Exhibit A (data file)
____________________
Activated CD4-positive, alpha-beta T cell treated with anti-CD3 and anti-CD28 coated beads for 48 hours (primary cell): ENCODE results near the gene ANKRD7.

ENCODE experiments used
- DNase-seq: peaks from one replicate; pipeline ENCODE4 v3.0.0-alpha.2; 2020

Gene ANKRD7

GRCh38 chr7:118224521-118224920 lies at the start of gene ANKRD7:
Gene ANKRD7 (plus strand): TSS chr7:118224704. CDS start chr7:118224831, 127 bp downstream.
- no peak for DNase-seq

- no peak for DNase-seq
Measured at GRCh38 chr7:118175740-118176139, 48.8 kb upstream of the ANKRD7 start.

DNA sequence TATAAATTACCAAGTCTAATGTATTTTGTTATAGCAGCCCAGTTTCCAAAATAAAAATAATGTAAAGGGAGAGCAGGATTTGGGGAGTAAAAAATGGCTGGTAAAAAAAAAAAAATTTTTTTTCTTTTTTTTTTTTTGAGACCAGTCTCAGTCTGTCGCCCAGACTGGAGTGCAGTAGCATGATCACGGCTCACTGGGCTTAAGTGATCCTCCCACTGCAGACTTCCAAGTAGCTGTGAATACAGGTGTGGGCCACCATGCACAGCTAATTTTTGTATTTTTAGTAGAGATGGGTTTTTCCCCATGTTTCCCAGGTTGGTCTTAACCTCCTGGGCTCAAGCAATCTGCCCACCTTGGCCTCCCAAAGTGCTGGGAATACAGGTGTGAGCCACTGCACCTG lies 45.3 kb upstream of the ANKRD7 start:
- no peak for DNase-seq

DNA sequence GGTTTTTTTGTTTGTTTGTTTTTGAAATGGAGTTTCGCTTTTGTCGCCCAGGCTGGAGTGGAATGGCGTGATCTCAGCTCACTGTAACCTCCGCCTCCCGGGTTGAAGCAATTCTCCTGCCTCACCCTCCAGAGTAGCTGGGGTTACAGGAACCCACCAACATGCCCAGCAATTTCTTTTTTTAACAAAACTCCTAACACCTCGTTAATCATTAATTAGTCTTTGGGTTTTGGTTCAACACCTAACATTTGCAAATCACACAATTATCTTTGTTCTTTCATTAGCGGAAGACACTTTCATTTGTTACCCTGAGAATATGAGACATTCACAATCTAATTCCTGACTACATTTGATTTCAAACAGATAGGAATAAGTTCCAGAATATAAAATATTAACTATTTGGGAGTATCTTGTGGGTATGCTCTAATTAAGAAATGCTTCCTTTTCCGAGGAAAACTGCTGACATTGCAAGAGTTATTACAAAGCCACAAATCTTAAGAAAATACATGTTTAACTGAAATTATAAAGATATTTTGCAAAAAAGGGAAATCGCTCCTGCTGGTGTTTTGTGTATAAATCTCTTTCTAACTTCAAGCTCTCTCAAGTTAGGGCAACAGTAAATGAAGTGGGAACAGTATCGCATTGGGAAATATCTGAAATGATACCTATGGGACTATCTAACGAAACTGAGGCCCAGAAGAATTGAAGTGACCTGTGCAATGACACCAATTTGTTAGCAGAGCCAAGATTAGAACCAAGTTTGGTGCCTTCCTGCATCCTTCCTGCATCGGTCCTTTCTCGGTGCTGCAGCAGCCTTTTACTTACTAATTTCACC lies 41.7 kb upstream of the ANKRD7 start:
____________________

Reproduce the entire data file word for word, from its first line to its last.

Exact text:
Activated CD4-positive, alpha-beta T cell treated with anti-CD3 and anti-CD28 coated beads for 48 hours (primary cell): ENCODE results near the gene ANKRD7.

ENCODE experiments used
- DNase-seq: peaks from one replicate; pipeline ENCODE4 v3.0.0-alpha.2; 2020

Gene ANKRD7

GRCh38 chr7:118224521-118224920 lies at the start of gene ANKRD7:
Gene ANKRD7 (plus strand): TSS chr7:118224704. CDS start chr7:118224831, 127 bp downstream.
- no peak for DNase-seq

- no peak for DNase-seq
Measured at GRCh38 chr7:118175740-118176139, 48.8 kb upstream of the ANKRD7 start.

DNA sequence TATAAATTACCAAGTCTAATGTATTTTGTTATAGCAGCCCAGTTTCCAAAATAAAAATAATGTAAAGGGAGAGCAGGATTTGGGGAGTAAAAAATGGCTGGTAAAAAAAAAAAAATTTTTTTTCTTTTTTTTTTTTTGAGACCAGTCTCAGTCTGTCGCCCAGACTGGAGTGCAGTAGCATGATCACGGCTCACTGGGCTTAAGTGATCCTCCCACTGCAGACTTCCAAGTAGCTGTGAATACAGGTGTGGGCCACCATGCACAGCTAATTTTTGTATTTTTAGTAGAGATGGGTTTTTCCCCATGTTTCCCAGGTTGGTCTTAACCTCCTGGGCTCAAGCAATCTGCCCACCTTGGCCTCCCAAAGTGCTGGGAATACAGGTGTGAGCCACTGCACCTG lies 45.3 kb upstream of the ANKRD7 start:
- no peak for DNase-seq

DNA sequence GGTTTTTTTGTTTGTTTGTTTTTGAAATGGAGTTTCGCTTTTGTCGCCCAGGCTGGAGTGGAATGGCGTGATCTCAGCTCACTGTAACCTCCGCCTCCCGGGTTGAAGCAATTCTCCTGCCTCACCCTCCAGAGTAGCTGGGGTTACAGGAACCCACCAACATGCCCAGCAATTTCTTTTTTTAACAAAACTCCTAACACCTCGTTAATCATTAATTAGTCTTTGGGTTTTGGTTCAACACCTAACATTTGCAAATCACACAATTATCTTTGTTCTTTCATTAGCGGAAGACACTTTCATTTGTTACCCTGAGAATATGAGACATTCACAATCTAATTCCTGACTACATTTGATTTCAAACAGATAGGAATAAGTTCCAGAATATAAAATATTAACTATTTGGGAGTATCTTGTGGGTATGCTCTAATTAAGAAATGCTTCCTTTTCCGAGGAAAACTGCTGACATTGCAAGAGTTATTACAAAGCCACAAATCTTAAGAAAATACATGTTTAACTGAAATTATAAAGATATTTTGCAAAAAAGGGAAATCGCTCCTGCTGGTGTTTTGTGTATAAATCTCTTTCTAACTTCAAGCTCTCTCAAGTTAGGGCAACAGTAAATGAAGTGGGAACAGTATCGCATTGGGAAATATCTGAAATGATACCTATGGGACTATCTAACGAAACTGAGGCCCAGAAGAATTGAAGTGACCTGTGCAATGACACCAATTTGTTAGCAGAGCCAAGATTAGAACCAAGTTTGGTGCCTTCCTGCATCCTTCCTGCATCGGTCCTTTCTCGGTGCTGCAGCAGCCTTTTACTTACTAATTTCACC lies 41.7 kb upstream of the ANKRD7 start: